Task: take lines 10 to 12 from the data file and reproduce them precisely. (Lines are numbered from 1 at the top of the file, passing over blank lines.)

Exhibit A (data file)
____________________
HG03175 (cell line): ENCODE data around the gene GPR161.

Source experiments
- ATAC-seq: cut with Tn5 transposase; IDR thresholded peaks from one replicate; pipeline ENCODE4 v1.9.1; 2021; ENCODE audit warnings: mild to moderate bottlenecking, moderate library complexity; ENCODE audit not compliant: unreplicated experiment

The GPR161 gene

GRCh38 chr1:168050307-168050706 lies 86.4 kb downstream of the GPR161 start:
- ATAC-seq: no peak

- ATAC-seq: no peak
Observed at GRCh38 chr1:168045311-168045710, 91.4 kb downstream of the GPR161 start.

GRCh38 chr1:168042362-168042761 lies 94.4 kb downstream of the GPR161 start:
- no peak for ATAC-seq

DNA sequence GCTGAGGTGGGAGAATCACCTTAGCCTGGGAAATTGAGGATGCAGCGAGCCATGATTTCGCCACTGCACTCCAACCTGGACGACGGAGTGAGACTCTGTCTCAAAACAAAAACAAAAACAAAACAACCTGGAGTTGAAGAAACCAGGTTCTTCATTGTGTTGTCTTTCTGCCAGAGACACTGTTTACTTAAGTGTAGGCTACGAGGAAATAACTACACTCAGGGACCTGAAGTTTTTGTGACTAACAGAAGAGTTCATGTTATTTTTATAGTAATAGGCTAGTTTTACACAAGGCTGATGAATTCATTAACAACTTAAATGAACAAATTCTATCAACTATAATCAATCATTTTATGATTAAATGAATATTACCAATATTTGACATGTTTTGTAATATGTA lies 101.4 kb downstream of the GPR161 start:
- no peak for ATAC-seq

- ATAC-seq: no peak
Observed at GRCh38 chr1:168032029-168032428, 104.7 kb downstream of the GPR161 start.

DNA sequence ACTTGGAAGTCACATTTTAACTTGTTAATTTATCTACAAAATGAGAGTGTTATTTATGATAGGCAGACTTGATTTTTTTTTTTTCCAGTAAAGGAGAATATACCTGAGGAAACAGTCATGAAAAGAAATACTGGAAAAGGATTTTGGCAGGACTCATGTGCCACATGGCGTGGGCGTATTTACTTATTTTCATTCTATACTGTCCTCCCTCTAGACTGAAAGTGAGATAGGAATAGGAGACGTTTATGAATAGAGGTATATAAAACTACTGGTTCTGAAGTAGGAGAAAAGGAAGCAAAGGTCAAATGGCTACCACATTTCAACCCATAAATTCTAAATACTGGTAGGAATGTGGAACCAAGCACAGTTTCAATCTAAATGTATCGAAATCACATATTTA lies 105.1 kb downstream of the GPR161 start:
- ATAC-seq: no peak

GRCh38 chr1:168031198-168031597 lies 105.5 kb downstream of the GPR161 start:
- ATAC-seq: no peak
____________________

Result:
- no peak for ATAC-seq

DNA sequence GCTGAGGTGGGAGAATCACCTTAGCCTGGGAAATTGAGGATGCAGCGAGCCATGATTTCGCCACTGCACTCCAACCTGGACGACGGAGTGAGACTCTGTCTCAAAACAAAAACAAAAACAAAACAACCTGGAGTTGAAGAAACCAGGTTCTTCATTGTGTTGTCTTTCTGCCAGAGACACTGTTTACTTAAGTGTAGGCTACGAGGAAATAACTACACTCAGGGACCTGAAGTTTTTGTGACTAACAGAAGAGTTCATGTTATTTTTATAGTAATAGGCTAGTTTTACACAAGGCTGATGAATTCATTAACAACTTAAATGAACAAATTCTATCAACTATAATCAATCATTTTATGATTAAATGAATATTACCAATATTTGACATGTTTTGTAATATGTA lies 101.4 kb downstream of the GPR161 start:
- no peak for ATAC-seq